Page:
The Lehigh Township Board of Supervisors met on Tuesday, January 24 at 7 p.m. Township Solicitor David Backenstoe opened the meeting by introducing Nancy Arrow, a Northampton County attorney who is running for judge of the Court of Common Pleas. Arrow spoke for a few minutes about her efforts to meet county residents and allow them to put a face to her name. If elected, she would be the second Republican female judge in Northampton County. She is a former district attorney who currently specializes in family law.
The board approved bills and a request for an extension to a lot consolidation plan by John and Dennis Moyer.
Police Chief Scott Fogel reported “nothing out of the ordinary” during the month of December. He provided the board with a printed report of police activity in 2022, noting it is largely in line with previous years. Traffic citations and crashes are down slightly. Criminal arrests are also trending downward since lockdown was lifted. Board Vice-Chairman Cynthia Miller inquired as to the status of department vehicles and the chief assured everyone they are all in working order. The police will conduct a blood drive on February 9. Those who wish to donate can sign up by calling the township office at 610-767-6771 or visiting www.redcross.org.
Township Manager Alice Rehrig stated an end to the Cherryville intersection project is currently in sight. Two corrections are being made by the contractor and everything should be finished by the time of the next board meeting. The board approved a request for payment from Hanover Engineering as well as a change order related to the matter.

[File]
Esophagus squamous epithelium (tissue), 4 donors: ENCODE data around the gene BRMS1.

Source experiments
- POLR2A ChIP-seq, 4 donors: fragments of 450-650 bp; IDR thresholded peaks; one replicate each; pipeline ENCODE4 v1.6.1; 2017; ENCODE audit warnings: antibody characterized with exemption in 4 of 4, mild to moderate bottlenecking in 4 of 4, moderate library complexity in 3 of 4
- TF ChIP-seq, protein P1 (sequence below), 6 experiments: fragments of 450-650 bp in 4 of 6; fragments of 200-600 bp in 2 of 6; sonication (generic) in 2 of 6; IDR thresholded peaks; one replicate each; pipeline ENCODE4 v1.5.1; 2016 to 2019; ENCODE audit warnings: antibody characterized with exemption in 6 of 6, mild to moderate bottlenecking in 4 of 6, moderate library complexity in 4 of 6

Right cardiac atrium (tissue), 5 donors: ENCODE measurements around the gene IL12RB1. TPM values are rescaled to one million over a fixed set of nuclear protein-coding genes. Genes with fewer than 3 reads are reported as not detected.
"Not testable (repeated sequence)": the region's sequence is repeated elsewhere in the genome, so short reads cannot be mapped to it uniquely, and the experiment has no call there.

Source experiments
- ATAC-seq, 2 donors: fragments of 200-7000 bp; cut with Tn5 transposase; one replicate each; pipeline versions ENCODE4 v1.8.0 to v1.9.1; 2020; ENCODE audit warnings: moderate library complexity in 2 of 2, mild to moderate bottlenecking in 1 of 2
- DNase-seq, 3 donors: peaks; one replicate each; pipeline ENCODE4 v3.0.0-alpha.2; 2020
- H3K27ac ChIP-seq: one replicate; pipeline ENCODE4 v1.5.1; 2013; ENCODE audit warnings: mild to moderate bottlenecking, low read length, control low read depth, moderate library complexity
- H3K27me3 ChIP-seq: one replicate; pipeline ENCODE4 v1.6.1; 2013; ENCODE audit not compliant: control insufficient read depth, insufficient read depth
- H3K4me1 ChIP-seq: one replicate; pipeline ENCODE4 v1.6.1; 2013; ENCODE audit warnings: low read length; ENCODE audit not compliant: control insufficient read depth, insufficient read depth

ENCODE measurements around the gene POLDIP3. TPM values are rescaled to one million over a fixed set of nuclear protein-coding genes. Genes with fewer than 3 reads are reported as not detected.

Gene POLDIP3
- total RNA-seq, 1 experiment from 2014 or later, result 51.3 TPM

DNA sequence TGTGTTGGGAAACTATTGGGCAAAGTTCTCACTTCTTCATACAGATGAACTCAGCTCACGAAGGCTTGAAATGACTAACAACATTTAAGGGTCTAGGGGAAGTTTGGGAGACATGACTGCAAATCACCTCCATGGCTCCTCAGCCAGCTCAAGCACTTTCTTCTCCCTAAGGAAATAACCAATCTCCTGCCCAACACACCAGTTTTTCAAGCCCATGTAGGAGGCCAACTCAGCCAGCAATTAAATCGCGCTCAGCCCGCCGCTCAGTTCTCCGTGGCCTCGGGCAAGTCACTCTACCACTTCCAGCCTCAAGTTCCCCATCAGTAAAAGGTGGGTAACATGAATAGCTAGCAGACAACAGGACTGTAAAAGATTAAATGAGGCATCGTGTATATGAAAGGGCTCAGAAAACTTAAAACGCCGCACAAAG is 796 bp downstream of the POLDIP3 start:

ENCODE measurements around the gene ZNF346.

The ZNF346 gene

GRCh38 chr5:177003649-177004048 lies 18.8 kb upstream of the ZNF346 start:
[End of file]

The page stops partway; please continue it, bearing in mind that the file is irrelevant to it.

Rehrig also spoke with the architect about moving forward on the maintenance building, per the discussion at the previous board meeting. She will report back when she has more information. The amendments for the zoning ordinance which had been previously discussed were advertised for adoption; however, after the advertisement was placed, the committee discovered some wording which needs revision. The ordinance is thus not quite ready for adoption and will be brought back to the board after the necessary changes are made.
A discussion was held concerning the comprehensive plan map. The board members each received a copy of the current map; the planning commission made a recommendation for some changes. These changes will not alter zoning in any way, but provide a vision for potential alterations. The subject was tabled until the next board meeting to allow the members more time to examine the details.
The board then discussed appointed positions within the township, as requested by Cynthia Miller. After some debate, Miller and board member David Hess volunteered to work together to outline a specific written process to follow when making such appointments, and will submit a draft for the board’s approval.
There will be a special meeting on February 15 regarding the proposed solar farm. Solicitor Backenstoe will be working with Alice Rehrig to look at some issues related to the Jaindl project.
As the floor was opened for public comment, the same resident who has suffered property damage from dead trees came forward to inform the board that on Christmas Eve, another tree came down and damaged her service line. This caused a surge in her home and she still does not have use of her oven or any real heat source. Although the dead trees at Indian Trail Park were removed, the trees along Mangrove Drive were not, and it was one of these which fell on her property. She has filed a claim with MetEd, adding that she cannot withstand any more damage, and wanted the board to be aware of the situation. Board member Gerald Pritchard agreed that she had “every right to complain” and offered his apology for the situation. Public Works Director Frank Zamadics will be directed to go through the entire neighborhood to mark dead trees, and David Hess volunteered to assist him in the matter.
The next supervisors meeting is scheduled for Tuesday, February 14 at 7 p.m. in the municipal building at 1069 Municipal Rd., Walnutport.